John Campbell kept popping up in television to ask, "Why are we so angry?" Good question, I thought. So I tuned in to the promoted programme, thinking he genuinely wanted to find out.
But he didn't. He talked to a psychologist about anger and to people who had been abused at work by angry people, and told us what he thought about anger, more than once. But the closest he got to angry people was a socially distanced meeting in a field with two amiable farmers who had been among those protesting on tractors in towns and cities this year.
Their rallies have attracted allies with banners against everything from the ute tax to lockdowns and their big march to Parliament shocked reporters because its anger was directed at the media too.
Campbell said he had difficulty getting "Groundswell" to speak to him. But when he did get two of them on camera, he flashed them a placard objecting to calling the country Aotearoa and said to them, "This is just racist horse s***, isn't it?"
The poor fellows quickly disowned the sign, declared they were not racists and Campbell gave them one of his homilies about how important it was that we understand each other and talk to each other with respect. The pair readily agreed but I don't think he saw the irony.
I miss Paul Holmes. He knew how to draw out people when their anger seems out of proportion to their issue. Something deeper is usually going on, which they're afraid to express.
Campbell was probably on to it with that placard. Some people – who knows how many? – feel deeply threatened by constitutional and cultural changes being foisted on the country. But they are being silenced by labels like "racist", "far right" or "white supremacist", terms used to marginalise them and avoid publicising their views.
The main reason for the recent anger, obviously, is the pandemic. New Zealand has had the most severe lockdowns of just about any place outside China. I've been angry because the restrictions and costs seemed out of proportion to the hospitalisation and fatality rates recorded for Covid-19 on the internet.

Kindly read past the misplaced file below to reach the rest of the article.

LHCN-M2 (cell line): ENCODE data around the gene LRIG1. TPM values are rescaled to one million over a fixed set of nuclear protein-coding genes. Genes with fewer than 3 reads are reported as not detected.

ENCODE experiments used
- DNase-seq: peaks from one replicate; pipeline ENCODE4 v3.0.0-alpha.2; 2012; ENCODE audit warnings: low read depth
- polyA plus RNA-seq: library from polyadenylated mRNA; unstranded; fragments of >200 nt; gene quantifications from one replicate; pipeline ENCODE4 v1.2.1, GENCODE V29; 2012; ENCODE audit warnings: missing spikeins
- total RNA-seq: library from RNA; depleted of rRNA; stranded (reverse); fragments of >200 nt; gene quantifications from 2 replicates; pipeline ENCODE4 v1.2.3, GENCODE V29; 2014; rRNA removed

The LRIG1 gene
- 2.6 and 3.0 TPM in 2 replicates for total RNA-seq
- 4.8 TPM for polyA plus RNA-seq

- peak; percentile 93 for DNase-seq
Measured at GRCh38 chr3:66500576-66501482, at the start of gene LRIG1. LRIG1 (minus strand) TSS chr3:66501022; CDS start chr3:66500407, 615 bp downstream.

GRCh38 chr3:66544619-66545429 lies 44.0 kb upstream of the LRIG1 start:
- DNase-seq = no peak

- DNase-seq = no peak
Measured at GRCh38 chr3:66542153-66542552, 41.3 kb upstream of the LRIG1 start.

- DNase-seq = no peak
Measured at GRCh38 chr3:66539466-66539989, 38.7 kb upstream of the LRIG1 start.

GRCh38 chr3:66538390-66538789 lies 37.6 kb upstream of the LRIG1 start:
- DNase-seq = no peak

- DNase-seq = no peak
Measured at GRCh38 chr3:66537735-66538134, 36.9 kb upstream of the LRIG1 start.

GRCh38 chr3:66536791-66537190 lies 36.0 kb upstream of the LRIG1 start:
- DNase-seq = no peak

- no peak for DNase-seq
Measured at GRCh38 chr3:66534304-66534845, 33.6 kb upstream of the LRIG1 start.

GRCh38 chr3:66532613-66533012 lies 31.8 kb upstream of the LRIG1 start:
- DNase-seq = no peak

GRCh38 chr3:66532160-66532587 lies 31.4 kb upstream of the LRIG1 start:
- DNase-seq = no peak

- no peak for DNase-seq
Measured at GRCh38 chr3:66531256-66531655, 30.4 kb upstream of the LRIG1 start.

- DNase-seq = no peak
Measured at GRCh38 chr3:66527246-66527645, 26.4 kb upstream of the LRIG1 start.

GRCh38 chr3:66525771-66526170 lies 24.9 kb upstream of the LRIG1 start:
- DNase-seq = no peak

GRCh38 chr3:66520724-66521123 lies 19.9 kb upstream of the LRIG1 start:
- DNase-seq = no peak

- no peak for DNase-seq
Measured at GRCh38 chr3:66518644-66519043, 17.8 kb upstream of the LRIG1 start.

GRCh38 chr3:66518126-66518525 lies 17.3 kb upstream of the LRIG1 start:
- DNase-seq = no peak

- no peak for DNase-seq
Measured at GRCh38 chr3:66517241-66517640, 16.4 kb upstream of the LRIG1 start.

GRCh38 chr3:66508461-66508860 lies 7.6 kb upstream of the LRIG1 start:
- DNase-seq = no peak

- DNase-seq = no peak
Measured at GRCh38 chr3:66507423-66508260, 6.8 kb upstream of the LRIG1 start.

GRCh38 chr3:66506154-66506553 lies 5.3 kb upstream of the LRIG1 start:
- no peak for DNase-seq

The great majority of New Zealanders did not think the restrictions were out of proportion to the risk described to them but they probably were not surprised that by the time Auckland's four months of isolation ended this week, crowds had been protesting in parks, stopping traffic and angry about nearly everything.
We are not China, as the lenient response to the protests has demonstrated, but our media are no less inclined to suppress views considered socially harmful on one subject in particular. It's one that goes to the heart of our national identities and democracy.
A post-colonial state is not one nation but two and both should be respected. When I read reports from certain government agencies that now refer to New Zealand only as "Aotearoa", I feel deprived. But I would bargain this to stop pre-European names becoming alternatives for cities founded by our colonial forebears.
I think it is well past time to challenge this notion that our colonial heritage is entirely regrettable. Colonialism has given us much to celebrate, not least British common law, civil liberties and constitutional institutions. TVNZ's law-trained news anchor, Simon Dallow, should know better than to be giving Parliament the name of a Wellington backwater.
I agree that the solution to the sorry position of Māori on most social statistics is probably to be found in greater indigenous nationalism and self-government. In fact, I have advocated these many times here. But indigenous nationalism does not need to rename creations of European heritage and self-governance is not "co-governance" of services for all.
Most importantly, these sort of decisions should follow public debate and open negotiation by a Māori political party, not be made within a governing party out of sight, not if they are to survive a change of government.
Inside this government there is a Māori caucus which presumably negotiated the co-governance now proposed for the public health service and "three waters". We don't know how these arrangements are supposed to work or how far into state services co-governance might go. There is almost no critical reporting of this aspect.
Worse, objectors believe the media are closed to their views and committed to the causes that worry them. Programmes like Campbell's do not help. They send angry people to the wild and wacky American websites whose influence appeared in the Groundswell rallies.
Why are we so angry? I suspect it has less to do with what is happening than the way it is happening, with no reference to the general will.